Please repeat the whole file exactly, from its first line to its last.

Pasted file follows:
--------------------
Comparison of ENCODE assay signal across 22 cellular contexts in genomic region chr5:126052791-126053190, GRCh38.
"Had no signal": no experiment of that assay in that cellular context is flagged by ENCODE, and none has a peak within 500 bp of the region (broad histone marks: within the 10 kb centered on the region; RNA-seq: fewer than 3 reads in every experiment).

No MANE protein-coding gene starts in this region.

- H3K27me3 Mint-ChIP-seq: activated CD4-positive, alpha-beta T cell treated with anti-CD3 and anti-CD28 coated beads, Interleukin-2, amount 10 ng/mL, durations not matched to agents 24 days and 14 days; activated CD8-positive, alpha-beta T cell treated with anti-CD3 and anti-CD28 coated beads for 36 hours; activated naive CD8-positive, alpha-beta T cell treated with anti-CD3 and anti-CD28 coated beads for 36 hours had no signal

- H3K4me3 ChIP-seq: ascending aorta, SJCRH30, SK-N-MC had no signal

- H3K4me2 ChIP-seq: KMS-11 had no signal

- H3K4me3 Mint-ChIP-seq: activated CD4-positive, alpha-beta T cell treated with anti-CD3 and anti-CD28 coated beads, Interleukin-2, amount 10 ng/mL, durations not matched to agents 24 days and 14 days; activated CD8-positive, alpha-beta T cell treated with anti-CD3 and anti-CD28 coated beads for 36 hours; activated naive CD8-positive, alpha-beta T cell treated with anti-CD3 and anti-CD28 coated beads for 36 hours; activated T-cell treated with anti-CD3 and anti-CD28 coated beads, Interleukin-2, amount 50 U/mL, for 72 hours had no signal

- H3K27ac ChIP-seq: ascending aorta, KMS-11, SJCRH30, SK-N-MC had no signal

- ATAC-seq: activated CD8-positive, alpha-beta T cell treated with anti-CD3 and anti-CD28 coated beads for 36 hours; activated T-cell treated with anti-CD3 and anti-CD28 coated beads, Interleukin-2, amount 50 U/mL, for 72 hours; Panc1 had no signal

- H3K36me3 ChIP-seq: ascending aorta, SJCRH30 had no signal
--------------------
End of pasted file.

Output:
Comparison of ENCODE assay signal across 22 cellular contexts in genomic region chr5:126052791-126053190, GRCh38.
"Had no signal": no experiment of that assay in that cellular context is flagged by ENCODE, and none has a peak within 500 bp of the region (broad histone marks: within the 10 kb centered on the region; RNA-seq: fewer than 3 reads in every experiment).

No MANE protein-coding gene starts in this region.

- H3K27me3 Mint-ChIP-seq: activated CD4-positive, alpha-beta T cell treated with anti-CD3 and anti-CD28 coated beads, Interleukin-2, amount 10 ng/mL, durations not matched to agents 24 days and 14 days; activated CD8-positive, alpha-beta T cell treated with anti-CD3 and anti-CD28 coated beads for 36 hours; activated naive CD8-positive, alpha-beta T cell treated with anti-CD3 and anti-CD28 coated beads for 36 hours had no signal

- H3K4me3 ChIP-seq: ascending aorta, SJCRH30, SK-N-MC had no signal

- H3K4me2 ChIP-seq: KMS-11 had no signal

- H3K4me3 Mint-ChIP-seq: activated CD4-positive, alpha-beta T cell treated with anti-CD3 and anti-CD28 coated beads, Interleukin-2, amount 10 ng/mL, durations not matched to agents 24 days and 14 days; activated CD8-positive, alpha-beta T cell treated with anti-CD3 and anti-CD28 coated beads for 36 hours; activated naive CD8-positive, alpha-beta T cell treated with anti-CD3 and anti-CD28 coated beads for 36 hours; activated T-cell treated with anti-CD3 and anti-CD28 coated beads, Interleukin-2, amount 50 U/mL, for 72 hours had no signal

- H3K27ac ChIP-seq: ascending aorta, KMS-11, SJCRH30, SK-N-MC had no signal

- ATAC-seq: activated CD8-positive, alpha-beta T cell treated with anti-CD3 and anti-CD28 coated beads for 36 hours; activated T-cell treated with anti-CD3 and anti-CD28 coated beads, Interleukin-2, amount 50 U/mL, for 72 hours; Panc1 had no signal

- H3K36me3 ChIP-seq: ascending aorta, SJCRH30 had no signal